With college-aged students currently studying in the fall semester, or perhaps going back to school in January, attorney Samuel B. Ledwitz wants you to ask yourself if you prepared if the unthinkable happens to your child.
“What happens if they get sick and they go to the hospital?” said Ledwitz, founding partner of estate planning law firm Bezaire, Ledwitz and Associates. “You’re the parent. How can you help your kid if they find themselves in that situation?”
Ledwitz said there are two angles from which to approach the situation, and both need prior planning since your child will be an adult.
“We’re going to look at it from a health point of view, and also from a financial point of view,” he said. “They might have bills that need paying. They might have banks that need to be contacted, lenders that need to be talked to. If they’re 18 and above, the law recognizes them as adults with their own legal rights.”
Ledwitz said there is a common scenario he sees parents encounter, with the first hurdle being overcoming the privacy issues set up by the Health Insurance Portability and Accountability Act of 1996.
“Let’s say your kid gets sick and gets admitted to the hospital,” Ledwitz said. “You call the hospital up and ask what is going on with my son or daughter. That hospital under HIPAA can’t tell you anything. Your kid is in a moment of need, maybe on a respirator or something or they’re unconscious. You need to be able to make a quick decision and you’re not able to. How do we make it so you can act? There are a variety of documents and tools that we need to put together. It’s kind of like we need a toolbox.”
So, what should be done to ensure you can have access to the medical professionals who are treating your child?
“We obviously need what’s called a HIPAA waiver, and one that’s California Medical Information Act compliant,” said Ledwitz, referring to CMIA, the state of California version of HIPAA. “It allows the child to authorize legally that you are able to talk to the hospital -- the doctors, the nurses -- and get the medical information you will need to make the right decisions.”
Ledwitz added the HIPAA waiver meets a few different needs.
“It will help you in other ways,” he said. “Is my child even in your hospital? Is my child sick? Should we approve the blood transfusion? Should we go with the MRI? Do we move our child from this hospital to that hospital? It allows you to get that extra care because you can talk to the medical professionals at that hospital.”
What can happen if there is no HIPAA waiver in place, but my child is truly sick or injured? It will end up costing plenty of money and time to overcome the problem, Ledwitz said.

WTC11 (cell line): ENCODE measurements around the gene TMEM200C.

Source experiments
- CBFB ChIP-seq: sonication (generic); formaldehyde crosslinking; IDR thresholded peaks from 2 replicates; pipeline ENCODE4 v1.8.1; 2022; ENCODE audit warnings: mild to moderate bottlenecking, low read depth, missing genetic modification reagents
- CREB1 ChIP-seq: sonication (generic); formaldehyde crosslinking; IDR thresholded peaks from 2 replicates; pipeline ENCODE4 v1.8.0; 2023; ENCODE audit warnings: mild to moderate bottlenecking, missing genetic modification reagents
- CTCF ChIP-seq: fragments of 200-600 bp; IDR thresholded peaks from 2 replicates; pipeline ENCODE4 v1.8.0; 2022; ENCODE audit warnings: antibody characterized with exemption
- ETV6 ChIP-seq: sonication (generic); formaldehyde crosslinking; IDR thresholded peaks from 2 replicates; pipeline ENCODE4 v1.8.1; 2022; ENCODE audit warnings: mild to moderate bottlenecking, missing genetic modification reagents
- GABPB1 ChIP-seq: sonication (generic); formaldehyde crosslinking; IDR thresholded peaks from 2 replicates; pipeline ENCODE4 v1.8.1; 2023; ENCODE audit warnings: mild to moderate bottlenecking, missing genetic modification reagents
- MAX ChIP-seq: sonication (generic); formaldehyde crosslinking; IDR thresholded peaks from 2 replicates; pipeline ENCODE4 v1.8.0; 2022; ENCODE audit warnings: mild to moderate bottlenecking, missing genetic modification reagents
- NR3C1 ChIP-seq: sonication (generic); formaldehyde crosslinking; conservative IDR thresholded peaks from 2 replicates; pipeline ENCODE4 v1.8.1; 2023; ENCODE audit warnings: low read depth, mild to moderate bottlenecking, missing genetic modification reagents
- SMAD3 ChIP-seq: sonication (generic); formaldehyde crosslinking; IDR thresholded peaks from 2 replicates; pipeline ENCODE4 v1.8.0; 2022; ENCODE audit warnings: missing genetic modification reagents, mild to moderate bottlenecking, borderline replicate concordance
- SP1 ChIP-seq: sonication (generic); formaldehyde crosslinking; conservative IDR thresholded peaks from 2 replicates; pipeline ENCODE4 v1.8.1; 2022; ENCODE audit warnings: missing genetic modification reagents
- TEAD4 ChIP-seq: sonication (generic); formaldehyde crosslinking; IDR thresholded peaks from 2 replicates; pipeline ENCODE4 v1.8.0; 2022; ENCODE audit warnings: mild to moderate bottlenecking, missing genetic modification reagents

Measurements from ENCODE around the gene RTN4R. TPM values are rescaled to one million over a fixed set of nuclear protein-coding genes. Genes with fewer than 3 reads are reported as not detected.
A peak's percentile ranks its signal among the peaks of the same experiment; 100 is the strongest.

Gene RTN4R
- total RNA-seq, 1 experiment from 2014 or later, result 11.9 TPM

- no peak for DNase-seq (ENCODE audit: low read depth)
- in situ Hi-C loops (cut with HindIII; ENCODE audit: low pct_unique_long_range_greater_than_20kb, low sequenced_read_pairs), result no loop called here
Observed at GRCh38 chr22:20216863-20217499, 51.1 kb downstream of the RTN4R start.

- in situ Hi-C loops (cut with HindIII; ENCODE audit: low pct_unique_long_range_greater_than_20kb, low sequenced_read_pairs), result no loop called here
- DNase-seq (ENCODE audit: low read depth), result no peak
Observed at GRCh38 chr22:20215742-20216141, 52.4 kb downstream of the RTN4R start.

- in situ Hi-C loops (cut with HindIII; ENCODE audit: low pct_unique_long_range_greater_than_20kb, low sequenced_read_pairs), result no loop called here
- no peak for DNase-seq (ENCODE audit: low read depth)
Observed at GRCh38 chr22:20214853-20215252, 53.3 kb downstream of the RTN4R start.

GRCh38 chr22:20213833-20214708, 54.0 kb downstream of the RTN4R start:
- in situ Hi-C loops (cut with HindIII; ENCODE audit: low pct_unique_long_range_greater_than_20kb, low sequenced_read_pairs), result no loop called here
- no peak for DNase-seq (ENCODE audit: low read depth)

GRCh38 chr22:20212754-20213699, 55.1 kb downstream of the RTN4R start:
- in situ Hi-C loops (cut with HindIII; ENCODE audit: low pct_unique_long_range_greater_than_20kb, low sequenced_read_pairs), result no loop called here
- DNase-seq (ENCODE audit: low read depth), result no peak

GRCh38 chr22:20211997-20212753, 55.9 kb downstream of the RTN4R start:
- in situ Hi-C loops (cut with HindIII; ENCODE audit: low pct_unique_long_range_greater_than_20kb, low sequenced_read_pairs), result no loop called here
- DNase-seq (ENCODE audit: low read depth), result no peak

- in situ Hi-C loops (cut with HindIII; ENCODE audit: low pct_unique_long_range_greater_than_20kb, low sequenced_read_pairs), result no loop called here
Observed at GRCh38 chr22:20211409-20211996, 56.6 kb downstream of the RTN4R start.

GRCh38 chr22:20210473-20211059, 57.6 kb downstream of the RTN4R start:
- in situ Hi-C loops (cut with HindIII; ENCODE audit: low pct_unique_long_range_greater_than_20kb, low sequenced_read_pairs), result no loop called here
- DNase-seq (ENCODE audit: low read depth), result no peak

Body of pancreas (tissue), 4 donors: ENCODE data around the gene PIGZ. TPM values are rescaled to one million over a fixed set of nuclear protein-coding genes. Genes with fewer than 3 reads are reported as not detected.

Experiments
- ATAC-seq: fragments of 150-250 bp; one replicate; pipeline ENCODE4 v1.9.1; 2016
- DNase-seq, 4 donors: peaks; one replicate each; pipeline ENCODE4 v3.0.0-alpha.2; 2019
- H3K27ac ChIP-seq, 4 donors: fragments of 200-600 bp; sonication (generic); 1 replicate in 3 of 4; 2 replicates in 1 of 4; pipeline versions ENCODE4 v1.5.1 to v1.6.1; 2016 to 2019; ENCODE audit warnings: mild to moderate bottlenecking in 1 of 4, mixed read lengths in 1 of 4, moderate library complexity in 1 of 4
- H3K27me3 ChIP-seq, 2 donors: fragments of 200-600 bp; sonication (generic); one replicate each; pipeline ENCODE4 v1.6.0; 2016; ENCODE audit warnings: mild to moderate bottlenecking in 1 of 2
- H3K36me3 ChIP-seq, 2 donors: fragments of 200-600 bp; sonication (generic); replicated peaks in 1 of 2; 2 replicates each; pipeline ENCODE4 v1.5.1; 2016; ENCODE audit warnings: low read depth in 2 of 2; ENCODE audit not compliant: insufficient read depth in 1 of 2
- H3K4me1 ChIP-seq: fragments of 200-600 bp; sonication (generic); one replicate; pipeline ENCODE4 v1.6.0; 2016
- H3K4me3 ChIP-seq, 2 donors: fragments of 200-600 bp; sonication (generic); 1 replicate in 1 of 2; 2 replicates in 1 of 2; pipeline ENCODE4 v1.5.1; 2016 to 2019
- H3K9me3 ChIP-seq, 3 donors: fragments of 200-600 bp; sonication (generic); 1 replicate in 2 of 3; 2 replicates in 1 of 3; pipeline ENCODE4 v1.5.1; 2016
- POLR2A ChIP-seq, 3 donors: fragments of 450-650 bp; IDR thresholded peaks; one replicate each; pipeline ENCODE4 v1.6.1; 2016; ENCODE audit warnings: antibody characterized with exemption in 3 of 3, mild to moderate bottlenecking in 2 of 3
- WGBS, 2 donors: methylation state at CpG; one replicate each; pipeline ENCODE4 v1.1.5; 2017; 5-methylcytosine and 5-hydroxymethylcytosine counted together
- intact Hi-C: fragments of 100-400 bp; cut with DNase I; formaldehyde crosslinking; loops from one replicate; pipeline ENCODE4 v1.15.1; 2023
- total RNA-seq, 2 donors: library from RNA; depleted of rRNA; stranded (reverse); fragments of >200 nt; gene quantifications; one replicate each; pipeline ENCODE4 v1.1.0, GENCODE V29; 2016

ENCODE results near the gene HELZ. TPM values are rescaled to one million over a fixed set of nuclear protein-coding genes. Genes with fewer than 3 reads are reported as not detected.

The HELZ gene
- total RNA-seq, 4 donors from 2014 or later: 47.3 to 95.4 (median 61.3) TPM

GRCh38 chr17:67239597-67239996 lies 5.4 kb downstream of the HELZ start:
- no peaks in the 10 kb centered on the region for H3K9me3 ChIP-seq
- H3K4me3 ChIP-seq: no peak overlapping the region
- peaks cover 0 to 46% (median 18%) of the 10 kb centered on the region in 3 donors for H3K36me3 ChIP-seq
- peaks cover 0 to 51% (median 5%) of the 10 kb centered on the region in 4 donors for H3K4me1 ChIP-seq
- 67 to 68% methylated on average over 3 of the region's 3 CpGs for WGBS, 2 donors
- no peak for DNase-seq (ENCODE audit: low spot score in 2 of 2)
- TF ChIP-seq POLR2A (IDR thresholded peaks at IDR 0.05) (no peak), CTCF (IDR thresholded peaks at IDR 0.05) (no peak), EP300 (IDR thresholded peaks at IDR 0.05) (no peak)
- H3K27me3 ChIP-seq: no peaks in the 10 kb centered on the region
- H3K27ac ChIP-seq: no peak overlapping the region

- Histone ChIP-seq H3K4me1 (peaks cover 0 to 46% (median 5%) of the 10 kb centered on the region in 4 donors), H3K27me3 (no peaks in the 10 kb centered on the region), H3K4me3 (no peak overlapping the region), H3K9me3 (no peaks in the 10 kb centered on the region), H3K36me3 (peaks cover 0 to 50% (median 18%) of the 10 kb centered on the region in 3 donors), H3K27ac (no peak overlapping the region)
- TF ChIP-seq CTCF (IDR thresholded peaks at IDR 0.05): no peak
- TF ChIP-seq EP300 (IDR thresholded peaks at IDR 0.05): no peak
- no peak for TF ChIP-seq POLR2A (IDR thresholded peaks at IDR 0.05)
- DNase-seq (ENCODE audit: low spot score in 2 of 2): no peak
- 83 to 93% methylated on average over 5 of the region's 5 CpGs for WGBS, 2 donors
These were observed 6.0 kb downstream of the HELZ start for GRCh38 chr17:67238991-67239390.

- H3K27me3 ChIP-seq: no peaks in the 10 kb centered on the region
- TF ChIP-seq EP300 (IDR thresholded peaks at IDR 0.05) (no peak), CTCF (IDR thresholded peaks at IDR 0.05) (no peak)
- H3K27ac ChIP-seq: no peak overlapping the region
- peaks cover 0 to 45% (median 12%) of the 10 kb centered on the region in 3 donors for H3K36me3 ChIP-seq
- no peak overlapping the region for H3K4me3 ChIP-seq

“If we don’t have documents in place, we might have to go to court and file what is called a conservatorship,” he said. “At minimum that’s $5,000, and could take days or weeks in court, if not longer. And remember, this is time critical. This is where we need to make a decision immediately. So, no, you don’t want to go that route.”
A second document that is necessary is an advance healthcare directive, Ledwitz said.
“This where your child has spelled out what he wants you to do in the case he is incapacitated, or regrettably, passes away,” he said. “What can we do? What has he or she authorized? Does he want pain medication? Does he want life prolonged at all costs? Yes, they are very touchy subjects, but they are things you should go over.”
And a third necessary document is a durable power of attorney for financial matters. This makes sure your child’s bills get paid while he or she is sick, Ledwitz said.
“If your kid is incapacitated and now you have bank accounts you have to access or talk to the school’s finance committee, how do you legally have the right to talk to those financial entities on behalf of your kid?” he said. “In this document, the kid would nominate someone the child would want to take care of their finances while they couldn’t.”
And if you don’t have these documents, you do not have the legal right to make decisions for your child, Ledwitz, said, which would cause untold grief.
“If you don’t have these things, the hospital can actually turn you -- the parent -- away,” he said. “You have an 18-year-old who is an adult. And the penalties for violating HIPAA and CMIA are hundreds of thousands of dollars. Hospitals are just not going to go against these laws.”
Now, let’s say you have the documents, but, naturally, they are not in your child’s wallet when they get to the hospital. Ledwitz said it often happens that hospital personnel doesn’t even know to look for these documents, adding there is a solution.
“Unless you have a service that will call the parents, you still have a problem even though you have the documents,” he said. “But there is a health card you can get that would be in your child’s wallet that hospital personnel could find and activate, which would alert you that there is some medical problem with your kid. If this were to happen, it would be nice to be able to talk on your child’s behalf to hospital personnel on the ride over as opposed to finding out five or 10 days later. It makes a difference. Time is critical in these situations.”
These scenarios happen more than you think and it’s not just COVID-19 causing the problem, Ledwitz said, adding that meningitis is a disease that routinely makes its rounds through college campuses.
"In the news, we’re always seeing a disease that takes on college kids,” he said. “Whenever you have a large population in a tight grouping, whether it’s classrooms or dormitories, there are illnesses that annually occur. It could just be a bad flu. It could be an accident. Kids are always more prone to doing things that are more dangerous than adults.”
And how much will all this cost? Ledwitz said it really only runs between $400 and $500 for a professional to draw up the documents.
For more information, call the law firm of Bezaire, Ledwitz and Associates, APC at (626) 398-0100.